The area I grew up in is well-known for its blue crabs. In the summers, my dad would bring home live crabs to cook for our family. On one particular occasion when I was very young, I remember carefully watching the baskets of crabs and being amazed at how the entire basket pulsated from the panicking crabs. I also noticed there wasn’t a top on the basket. I became highly concerned that the crabs would escape and bite someone . . . namely me. I asked my dad if someone (namely him) should put a lid on the crabs. He told me the crabs wouldn’t escape because the others wouldn’t let them. I wasn’t 100% sure I believed him, so I watched carefully and it was true! None escaped. I watched as crab after crab climbed to the rim of the basket only to be pulled back into the basket by the next would-be escaper. If those crabs would have worked together they all could have escaped (and I wouldn’t have chased them).
Some years ago, when the Rescue Mission was facing financial difficulties I went into survival mode. I felt if the organization failed, I had failed the organization. I started my days very early with prayer. The earliness of the hour wasn’t because of my selfless love for God or my great faith, but because I was stressed and couldn’t sleep due to the burden I was carrying. I prayed for God to take care of the problem and then ran around in a panic trying to help God answer my prayer and save God’s reputation. I ran until I had nowhere else to run to and no more energy to run with - then I would pray again. Although I knew God would take care of us, I still stressed because He wasn’t working fast enough (for me) and He wasn’t sharing the details of His plan.
The Board of Directors came together to discuss the situation and create a plan but first we prayed, asking God to have His way. We asked God to show us what He wanted us to do and not do, and what He wanted us to learn from our situation. Coming together with them helped to ease my worries. Seeing their trust and peace helped mine. The situation didn’t immediately change, but I no longer felt alone. Their faith gave me faith. During those prayer times, I heard God whisper to me, “You can trust me; the Rescue Mission is mine; the people are mine — and you are mine.” I stopped running and began waiting and listening.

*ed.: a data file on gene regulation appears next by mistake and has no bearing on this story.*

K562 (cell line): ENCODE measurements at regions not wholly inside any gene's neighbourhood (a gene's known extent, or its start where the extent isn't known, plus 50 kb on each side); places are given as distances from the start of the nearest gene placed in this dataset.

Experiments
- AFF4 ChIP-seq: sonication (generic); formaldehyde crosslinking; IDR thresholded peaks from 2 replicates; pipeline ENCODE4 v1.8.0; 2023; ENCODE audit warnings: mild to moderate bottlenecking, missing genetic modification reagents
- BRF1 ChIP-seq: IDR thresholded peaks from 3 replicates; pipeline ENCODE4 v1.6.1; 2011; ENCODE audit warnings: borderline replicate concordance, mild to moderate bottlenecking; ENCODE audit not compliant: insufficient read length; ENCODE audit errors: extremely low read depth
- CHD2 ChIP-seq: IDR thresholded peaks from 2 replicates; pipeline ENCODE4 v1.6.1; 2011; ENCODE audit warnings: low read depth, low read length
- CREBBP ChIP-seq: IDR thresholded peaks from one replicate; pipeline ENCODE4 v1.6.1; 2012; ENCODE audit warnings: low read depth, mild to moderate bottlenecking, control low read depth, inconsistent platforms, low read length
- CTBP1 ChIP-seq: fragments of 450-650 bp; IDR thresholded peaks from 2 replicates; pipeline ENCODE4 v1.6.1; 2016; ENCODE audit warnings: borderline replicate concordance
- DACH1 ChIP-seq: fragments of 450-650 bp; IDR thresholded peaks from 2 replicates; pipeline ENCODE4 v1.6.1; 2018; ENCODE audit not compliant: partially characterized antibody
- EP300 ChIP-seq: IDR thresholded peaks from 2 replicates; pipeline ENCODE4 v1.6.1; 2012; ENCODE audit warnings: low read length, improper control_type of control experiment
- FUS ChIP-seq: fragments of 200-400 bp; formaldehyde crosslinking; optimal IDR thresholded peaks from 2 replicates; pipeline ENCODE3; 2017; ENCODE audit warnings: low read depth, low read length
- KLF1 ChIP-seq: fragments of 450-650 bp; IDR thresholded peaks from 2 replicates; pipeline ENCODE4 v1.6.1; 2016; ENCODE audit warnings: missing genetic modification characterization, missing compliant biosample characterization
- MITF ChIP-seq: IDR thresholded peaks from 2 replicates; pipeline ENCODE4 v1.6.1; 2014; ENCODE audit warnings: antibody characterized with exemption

The staff here is awesome and they do a lot to help people overcome their hardships. Our approach is to help people help themselves and our team genuinely cares and works hard to empower the people they serve. However, we are not the only assistance our residents receive in-house. What most people don’t know is the people here are not only helping themselves, they are helping others as well. A lot of ministry, support, and healing take place when the staff is not around. Seeing the compassionate spirit in the people here is a blessing. Although they are going through equally difficult circumstances, they are able to give comfort, impart confidence, and share camraderie. We’ve witnessed residents coming together to pray for each other. We often see the older women helping a young mother with her kids. We see people stepping into another’s loneliness.
It’s unfortunate that so often when hard times come, we do the exact opposite of what we really want or need. We go it alone. We isolate. The truth is we’re built for relationship and hard times make the need for relationship even more apparent. It reminds me of this passage of scripture.
It seems there are two responses we can take when hard times befall us. One is the blue crab approach-- I’ll get myself out of this. The second is the Ecclesiastes 4:9-12 approach--let's help each other.